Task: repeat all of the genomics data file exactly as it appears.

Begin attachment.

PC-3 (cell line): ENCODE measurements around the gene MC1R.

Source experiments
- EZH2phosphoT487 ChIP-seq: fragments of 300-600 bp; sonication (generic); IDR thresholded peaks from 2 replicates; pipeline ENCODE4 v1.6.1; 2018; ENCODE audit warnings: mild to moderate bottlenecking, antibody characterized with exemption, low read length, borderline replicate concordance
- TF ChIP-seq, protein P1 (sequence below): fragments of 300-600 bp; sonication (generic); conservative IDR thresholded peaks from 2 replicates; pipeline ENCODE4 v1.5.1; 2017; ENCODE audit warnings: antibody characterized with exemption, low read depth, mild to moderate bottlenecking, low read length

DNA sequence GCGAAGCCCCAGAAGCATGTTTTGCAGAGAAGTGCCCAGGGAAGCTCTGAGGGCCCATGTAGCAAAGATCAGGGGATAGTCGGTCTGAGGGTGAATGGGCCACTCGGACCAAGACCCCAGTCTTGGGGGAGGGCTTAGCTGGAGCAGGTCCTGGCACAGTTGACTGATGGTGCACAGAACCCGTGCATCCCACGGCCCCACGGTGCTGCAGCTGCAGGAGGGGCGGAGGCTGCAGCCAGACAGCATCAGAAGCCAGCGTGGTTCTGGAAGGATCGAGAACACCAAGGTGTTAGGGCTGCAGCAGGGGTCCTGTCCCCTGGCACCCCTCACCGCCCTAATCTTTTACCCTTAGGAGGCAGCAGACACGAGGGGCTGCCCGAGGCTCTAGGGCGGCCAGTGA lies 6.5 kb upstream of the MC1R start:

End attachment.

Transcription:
PC-3 (cell line): ENCODE measurements around the gene MC1R.

Source experiments
- EZH2phosphoT487 ChIP-seq: fragments of 300-600 bp; sonication (generic); IDR thresholded peaks from 2 replicates; pipeline ENCODE4 v1.6.1; 2018; ENCODE audit warnings: mild to moderate bottlenecking, antibody characterized with exemption, low read length, borderline replicate concordance
- TF ChIP-seq, protein P1 (sequence below): fragments of 300-600 bp; sonication (generic); conservative IDR thresholded peaks from 2 replicates; pipeline ENCODE4 v1.5.1; 2017; ENCODE audit warnings: antibody characterized with exemption, low read depth, mild to moderate bottlenecking, low read length

DNA sequence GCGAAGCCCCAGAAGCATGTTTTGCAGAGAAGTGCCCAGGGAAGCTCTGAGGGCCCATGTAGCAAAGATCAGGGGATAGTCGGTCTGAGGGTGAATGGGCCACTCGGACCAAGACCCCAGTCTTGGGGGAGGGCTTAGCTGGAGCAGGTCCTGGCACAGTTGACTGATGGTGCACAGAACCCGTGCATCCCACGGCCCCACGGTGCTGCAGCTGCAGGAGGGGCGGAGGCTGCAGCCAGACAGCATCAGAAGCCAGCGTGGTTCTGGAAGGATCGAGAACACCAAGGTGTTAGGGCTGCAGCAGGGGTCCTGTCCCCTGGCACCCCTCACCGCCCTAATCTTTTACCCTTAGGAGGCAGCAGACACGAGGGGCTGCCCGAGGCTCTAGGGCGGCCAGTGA lies 6.5 kb upstream of the MC1R start: